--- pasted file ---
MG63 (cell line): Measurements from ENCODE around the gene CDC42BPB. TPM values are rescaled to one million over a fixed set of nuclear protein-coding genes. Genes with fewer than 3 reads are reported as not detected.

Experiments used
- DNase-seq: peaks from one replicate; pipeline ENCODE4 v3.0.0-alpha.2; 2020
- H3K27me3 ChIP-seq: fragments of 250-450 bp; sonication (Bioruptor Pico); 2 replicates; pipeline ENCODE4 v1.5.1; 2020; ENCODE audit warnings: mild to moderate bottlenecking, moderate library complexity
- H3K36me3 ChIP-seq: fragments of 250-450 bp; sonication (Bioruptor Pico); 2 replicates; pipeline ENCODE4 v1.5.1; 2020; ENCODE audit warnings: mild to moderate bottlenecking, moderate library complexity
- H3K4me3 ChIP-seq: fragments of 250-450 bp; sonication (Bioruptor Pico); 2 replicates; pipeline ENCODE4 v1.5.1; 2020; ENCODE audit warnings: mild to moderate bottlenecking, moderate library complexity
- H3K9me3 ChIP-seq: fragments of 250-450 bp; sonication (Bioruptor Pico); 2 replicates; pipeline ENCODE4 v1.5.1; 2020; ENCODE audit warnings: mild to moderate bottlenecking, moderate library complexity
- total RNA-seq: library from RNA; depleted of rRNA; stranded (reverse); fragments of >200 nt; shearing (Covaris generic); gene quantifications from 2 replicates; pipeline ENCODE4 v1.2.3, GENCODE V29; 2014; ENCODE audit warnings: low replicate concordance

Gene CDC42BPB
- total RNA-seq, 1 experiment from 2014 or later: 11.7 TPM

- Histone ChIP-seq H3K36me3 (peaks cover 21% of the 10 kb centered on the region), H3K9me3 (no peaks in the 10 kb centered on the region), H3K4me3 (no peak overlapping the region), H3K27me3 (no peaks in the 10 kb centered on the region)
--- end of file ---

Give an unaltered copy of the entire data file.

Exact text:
MG63 (cell line): Measurements from ENCODE around the gene CDC42BPB. TPM values are rescaled to one million over a fixed set of nuclear protein-coding genes. Genes with fewer than 3 reads are reported as not detected.

Experiments used
- DNase-seq: peaks from one replicate; pipeline ENCODE4 v3.0.0-alpha.2; 2020
- H3K27me3 ChIP-seq: fragments of 250-450 bp; sonication (Bioruptor Pico); 2 replicates; pipeline ENCODE4 v1.5.1; 2020; ENCODE audit warnings: mild to moderate bottlenecking, moderate library complexity
- H3K36me3 ChIP-seq: fragments of 250-450 bp; sonication (Bioruptor Pico); 2 replicates; pipeline ENCODE4 v1.5.1; 2020; ENCODE audit warnings: mild to moderate bottlenecking, moderate library complexity
- H3K4me3 ChIP-seq: fragments of 250-450 bp; sonication (Bioruptor Pico); 2 replicates; pipeline ENCODE4 v1.5.1; 2020; ENCODE audit warnings: mild to moderate bottlenecking, moderate library complexity
- H3K9me3 ChIP-seq: fragments of 250-450 bp; sonication (Bioruptor Pico); 2 replicates; pipeline ENCODE4 v1.5.1; 2020; ENCODE audit warnings: mild to moderate bottlenecking, moderate library complexity
- total RNA-seq: library from RNA; depleted of rRNA; stranded (reverse); fragments of >200 nt; shearing (Covaris generic); gene quantifications from 2 replicates; pipeline ENCODE4 v1.2.3, GENCODE V29; 2014; ENCODE audit warnings: low replicate concordance

Gene CDC42BPB
- total RNA-seq, 1 experiment from 2014 or later: 11.7 TPM

- Histone ChIP-seq H3K36me3 (peaks cover 21% of the 10 kb centered on the region), H3K9me3 (no peaks in the 10 kb centered on the region), H3K4me3 (no peak overlapping the region), H3K27me3 (no peaks in the 10 kb centered on the region)